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 Post subject: Sprite Animation Example
PostPosted: Sun Oct 22, 2017 10:14 am 
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Hey All,

I apologize for a newbie question. I'm working through the Nerdy Nights tutorials, using NESASM (I know people like ca65 or whatever but for now using NESASM). I can understand how to build meta-sprites, move them around, all of that.

I'm having a bit of trouble understanding how to animate sprites.

I've gone through the forums, I've found topics here (http://forums.nesdev.com/viewtopic.php?f=2&t=14852) and elsewhere, like here (http://nintendoage.com/forum/messagevie ... adid=33378)

It's just a bit hard going through posts or pastebin files without an example to also work through. I enjoy the Nerdy Nights tutorial because I can take the example ASM files and fiddle around with them until I completely understand them. It's more difficult to create new ones from scratch.

Does anyone have an example file that I could use to take a look at a simple animation in action? I'm sure that'd be a huge help.

Thanks for any help, this seems like an awesome community.


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PostPosted: Sun Oct 22, 2017 11:45 am 
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I'm pretty sure tepples's nrom example contains animation code: https://pineight.com/nes/nrom-template-0.05.zip


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PostPosted: Sun Oct 22, 2017 12:34 pm 
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Each animation frame should be an array of tile numbers and relative position of each tile.

Then you have an array of pointers to each frame.

Then, use a bunch of define statements, to enumerate the array. Like

HeroWalk1= 0
HeroWalk2= 1
HeroWalk3= 2

Etc, through every animation. (You could use null = 0, if you want that to = no animation)

Then you can reference HeroWalk1 in your code. Ie. HeroAnimation = HeroWalk1.
LDA #HeroWalk1
STA HeroAnimation


Your code (at the end of each frame's code) should build the OAM buffer, based on the current animation definitions of each object.

Try using NES Screen Tool's metasprite tool. And find the bits in Shiru's neslib for drawing a metasprite to the OAM buffer.


Edit, sorry for the 'should' statements. You are free to plan your own game your own way.

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Last edited by dougeff on Mon Oct 23, 2017 7:21 am, edited 1 time in total.

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PostPosted: Mon Oct 23, 2017 12:15 am 
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dougeff wrote:
Edit, sorry for the 'should' statements. You are free to plan your own game your own way.

Don't apologize! I'm an assembly n00b and I'm posting a basic question. I really appreciate the advice on the best way to structure my programs.

Also, pubby, thank you so much for that link! That's basically what I'm looking for. I should probably learn ca65 anyways, seems that's the most popular assembler.

This will still take some work, but I'm going to crank on it tonight, will post when I run into trouble. Thank you guys so much.

EDIT: After a few hours of tinkering, I think I'm finally starting to get it! I'm not there yet but I understand what needs to be done.


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PostPosted: Mon Oct 23, 2017 6:20 am 
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It's very difficult to tell you "how to animate", as there is no end to the different ways you can do it. Your imagination is really the limit.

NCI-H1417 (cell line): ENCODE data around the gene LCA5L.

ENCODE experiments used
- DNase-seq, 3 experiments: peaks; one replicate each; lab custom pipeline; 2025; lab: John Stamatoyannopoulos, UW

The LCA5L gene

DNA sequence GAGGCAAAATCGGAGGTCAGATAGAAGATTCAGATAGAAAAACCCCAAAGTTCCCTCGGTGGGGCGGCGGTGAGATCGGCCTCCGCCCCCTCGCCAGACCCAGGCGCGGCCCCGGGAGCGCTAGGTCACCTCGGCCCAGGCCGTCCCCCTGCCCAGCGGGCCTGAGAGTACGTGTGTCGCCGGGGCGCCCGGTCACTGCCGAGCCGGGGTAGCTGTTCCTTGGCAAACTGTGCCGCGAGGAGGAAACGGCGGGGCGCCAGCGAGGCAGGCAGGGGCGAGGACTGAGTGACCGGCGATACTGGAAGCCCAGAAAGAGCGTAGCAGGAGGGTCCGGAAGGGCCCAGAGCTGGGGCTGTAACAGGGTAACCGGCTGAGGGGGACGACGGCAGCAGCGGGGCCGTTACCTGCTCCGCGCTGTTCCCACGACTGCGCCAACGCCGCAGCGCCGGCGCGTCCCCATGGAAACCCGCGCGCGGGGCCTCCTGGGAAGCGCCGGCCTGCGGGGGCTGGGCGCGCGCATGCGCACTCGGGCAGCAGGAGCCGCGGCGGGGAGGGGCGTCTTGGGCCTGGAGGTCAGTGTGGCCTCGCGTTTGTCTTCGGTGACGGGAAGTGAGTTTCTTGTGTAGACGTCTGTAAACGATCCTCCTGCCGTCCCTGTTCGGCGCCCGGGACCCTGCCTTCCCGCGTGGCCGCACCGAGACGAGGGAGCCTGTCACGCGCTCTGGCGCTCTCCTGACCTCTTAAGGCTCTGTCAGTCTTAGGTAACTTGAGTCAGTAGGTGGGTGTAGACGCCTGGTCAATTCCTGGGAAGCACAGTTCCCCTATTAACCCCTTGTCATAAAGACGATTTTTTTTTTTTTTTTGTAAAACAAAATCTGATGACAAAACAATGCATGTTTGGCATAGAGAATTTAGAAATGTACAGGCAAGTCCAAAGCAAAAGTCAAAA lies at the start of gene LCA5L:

dougeff's example is a traditional way to do it, and a good way to start. But other approaches could be simply using algorithms to change out sprite references, etc.

When you make your first animation, I would suggest you just hard code the data you'll be changing.

Here's a very simple example - let's say you have your player character which has an X position and an Y position somewhere in RAM. You'll want to add a timer that counts down every frame so you can time your animation (eg. dec AnimationTimer), and then every frame you'll write your character's sprite to your frame buffer, simply write it the way you'd normally add a sprite (ie. first byte is the Y position, second is the sprite index, third is the attributes, and fourth is the X position), but when you're writing the sprite index, make a branch based on the value of the animation timer (eg. and #$4 and then bne/beq) - on one condition you write one frame of animation, on the other condition you write the other frame.

Once you have that working, you can expand your code to read which sprites to write from a data array similar to the ones dougeff mentioned, and you'll probably want to have multiple animations, with multiple frames of animations in each. On top of that, each frame of animation will probably have to include multiple sprites, too, unless none of your objects are bigger than 8x16 pixels. :P With stuff like this, I'd think you just need to add these features one at a time, to make sure everything works as it should. If you just start out making a complete animation framework for your game, it'll be much harder figuring out where things break (because they definitely will)


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PostPosted: Mon Oct 23, 2017 7:05 am 
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Sumez wrote:
When you make your first animation, I would suggest you just hard code the data you'll be changing.

Here's a very simple example - let's say you have your player character which has an X position and an Y position somewhere in RAM. You'll want to add a timer that counts down every frame so you can time your animation (eg. dec AnimationTimer), and then every frame you'll write your character's sprite to your frame buffer, simply write it the way you'd normally add a sprite (ie. first byte is the Y position, second is the sprite index, third is the attributes, and fourth is the X position), but when you're writing the sprite index, make a branch based on the value of the animation timer (eg. and #$4 and then bne/beq) - on one condition you write one frame of animation, on the other condition you write the other frame.